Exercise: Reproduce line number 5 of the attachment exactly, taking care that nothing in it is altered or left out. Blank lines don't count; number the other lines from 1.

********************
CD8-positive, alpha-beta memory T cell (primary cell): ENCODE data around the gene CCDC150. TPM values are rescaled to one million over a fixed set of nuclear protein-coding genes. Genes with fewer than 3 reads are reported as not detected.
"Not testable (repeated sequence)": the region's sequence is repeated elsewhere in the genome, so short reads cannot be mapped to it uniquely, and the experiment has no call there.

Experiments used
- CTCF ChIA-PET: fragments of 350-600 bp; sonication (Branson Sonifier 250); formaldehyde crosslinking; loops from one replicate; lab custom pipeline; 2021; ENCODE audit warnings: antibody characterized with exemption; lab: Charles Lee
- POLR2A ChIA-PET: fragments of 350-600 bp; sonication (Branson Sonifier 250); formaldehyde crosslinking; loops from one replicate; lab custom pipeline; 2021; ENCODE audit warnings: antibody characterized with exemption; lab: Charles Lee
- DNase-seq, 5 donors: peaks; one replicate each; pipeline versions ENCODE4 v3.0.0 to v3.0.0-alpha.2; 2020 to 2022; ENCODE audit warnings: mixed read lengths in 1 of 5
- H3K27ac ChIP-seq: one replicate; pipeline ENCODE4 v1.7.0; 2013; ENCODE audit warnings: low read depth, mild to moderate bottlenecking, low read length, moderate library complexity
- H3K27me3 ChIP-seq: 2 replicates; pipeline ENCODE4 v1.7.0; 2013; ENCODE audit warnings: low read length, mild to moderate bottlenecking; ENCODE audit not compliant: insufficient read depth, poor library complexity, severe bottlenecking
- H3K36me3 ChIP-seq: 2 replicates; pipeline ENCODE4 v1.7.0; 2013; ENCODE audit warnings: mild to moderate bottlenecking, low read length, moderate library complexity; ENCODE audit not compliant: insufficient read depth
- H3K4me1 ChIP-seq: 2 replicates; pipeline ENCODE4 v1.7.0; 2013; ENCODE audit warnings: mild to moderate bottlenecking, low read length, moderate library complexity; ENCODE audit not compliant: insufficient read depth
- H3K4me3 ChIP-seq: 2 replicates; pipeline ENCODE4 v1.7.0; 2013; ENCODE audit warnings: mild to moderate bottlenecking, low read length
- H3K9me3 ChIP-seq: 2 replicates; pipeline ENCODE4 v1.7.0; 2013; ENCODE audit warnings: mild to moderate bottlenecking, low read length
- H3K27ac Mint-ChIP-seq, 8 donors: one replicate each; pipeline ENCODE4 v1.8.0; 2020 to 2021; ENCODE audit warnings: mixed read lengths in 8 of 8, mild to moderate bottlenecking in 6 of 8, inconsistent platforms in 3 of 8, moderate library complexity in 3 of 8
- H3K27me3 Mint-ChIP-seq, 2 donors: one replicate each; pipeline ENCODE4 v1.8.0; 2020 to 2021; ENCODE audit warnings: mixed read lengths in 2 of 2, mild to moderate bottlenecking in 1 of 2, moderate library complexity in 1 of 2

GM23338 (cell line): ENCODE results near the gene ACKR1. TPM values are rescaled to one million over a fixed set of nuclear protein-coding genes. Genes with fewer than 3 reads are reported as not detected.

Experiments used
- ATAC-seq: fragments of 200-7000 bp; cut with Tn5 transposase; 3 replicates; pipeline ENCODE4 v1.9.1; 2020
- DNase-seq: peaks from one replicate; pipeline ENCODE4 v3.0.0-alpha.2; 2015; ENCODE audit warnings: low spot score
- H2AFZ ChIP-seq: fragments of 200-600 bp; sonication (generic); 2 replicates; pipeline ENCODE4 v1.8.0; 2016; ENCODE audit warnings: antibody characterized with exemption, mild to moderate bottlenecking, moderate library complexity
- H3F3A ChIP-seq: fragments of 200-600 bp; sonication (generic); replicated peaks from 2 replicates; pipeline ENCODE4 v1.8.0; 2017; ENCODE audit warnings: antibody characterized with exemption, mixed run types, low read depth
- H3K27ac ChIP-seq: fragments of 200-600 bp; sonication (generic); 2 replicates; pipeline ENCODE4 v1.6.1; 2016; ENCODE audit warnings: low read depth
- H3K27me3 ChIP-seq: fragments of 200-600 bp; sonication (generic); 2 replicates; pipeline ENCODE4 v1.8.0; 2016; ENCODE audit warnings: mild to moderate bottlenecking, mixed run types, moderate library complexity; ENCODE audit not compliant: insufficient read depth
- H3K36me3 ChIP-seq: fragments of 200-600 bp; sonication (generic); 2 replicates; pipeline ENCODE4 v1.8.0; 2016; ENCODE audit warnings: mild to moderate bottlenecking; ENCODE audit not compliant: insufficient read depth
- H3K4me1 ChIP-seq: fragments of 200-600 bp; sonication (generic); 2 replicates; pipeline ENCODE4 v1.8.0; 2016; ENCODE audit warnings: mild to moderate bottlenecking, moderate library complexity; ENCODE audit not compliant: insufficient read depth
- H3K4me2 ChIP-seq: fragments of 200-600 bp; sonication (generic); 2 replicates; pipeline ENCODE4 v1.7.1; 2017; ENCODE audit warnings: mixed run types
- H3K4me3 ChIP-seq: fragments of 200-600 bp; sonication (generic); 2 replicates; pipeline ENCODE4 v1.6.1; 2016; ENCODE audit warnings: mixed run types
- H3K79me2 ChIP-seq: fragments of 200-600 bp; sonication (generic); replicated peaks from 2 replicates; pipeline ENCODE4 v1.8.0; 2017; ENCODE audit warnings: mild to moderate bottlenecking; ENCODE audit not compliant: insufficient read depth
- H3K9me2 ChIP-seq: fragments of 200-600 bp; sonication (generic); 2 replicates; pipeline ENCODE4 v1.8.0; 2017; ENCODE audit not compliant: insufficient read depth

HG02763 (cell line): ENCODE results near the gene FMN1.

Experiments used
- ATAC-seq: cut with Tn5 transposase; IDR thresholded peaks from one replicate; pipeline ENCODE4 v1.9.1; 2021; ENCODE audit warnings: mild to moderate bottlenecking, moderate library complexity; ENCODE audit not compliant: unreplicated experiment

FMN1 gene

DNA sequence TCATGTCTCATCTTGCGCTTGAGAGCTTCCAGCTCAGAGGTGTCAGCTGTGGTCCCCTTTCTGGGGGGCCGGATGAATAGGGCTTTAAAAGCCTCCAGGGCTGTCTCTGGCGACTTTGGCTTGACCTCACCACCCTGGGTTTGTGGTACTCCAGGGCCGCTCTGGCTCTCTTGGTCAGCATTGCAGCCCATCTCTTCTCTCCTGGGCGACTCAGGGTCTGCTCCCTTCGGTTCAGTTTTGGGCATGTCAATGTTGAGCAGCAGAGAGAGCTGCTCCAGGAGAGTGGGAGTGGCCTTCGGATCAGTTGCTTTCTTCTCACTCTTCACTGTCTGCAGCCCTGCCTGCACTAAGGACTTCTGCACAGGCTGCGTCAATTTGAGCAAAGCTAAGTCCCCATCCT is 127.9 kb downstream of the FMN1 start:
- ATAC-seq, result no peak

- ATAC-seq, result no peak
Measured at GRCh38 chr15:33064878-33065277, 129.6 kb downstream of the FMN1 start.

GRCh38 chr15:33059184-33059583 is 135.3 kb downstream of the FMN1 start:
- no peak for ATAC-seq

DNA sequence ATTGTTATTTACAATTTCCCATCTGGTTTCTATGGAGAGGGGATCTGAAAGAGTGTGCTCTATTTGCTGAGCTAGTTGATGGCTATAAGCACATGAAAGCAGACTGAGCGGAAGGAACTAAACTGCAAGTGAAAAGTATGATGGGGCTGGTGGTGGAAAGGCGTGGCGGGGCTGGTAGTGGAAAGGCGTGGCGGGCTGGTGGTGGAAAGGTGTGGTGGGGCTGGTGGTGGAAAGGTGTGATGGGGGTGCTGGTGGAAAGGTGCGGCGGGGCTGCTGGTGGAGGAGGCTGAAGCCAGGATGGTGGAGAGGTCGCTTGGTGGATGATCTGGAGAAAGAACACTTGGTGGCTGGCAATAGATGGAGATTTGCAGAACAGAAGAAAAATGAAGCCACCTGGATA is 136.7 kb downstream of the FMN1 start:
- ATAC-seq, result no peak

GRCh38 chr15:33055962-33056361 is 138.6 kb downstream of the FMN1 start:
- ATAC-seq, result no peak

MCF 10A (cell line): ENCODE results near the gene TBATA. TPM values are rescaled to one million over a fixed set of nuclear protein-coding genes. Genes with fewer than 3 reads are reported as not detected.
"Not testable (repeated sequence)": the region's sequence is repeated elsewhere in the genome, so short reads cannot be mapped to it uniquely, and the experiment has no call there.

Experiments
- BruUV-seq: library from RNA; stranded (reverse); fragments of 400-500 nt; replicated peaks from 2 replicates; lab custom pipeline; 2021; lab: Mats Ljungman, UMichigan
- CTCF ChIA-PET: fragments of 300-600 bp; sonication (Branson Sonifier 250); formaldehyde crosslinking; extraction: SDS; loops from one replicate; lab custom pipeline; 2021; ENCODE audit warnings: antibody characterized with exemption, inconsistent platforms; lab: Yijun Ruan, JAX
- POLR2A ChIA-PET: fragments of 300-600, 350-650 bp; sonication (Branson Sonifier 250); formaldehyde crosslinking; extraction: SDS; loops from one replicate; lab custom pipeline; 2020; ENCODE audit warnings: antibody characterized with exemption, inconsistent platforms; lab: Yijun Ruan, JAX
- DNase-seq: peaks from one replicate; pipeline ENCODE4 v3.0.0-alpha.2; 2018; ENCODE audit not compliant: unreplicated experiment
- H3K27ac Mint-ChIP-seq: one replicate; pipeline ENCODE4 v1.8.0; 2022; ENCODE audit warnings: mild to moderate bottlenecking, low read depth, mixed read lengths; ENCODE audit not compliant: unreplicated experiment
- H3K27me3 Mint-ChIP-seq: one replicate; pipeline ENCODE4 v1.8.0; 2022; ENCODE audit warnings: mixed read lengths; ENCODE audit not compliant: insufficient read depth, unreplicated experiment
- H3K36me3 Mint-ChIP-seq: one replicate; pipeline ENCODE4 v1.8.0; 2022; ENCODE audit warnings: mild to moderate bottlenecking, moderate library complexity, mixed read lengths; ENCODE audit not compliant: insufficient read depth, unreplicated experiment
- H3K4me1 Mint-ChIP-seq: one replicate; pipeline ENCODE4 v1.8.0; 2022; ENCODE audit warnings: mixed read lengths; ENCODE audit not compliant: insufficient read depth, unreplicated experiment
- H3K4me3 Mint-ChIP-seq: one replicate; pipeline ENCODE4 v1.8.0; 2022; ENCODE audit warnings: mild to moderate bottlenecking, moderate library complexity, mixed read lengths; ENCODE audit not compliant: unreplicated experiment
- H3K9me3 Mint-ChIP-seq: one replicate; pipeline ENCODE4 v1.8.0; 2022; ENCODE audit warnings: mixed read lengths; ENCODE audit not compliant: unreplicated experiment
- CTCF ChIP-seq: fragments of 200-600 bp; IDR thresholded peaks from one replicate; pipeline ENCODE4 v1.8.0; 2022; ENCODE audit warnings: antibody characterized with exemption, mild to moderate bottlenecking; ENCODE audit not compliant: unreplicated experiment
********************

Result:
- POLR2A ChIA-PET: fragments of 350-600 bp; sonication (Branson Sonifier 250); formaldehyde crosslinking; loops from one replicate; lab custom pipeline; 2021; ENCODE audit warnings: antibody characterized with exemption; lab: Charles Lee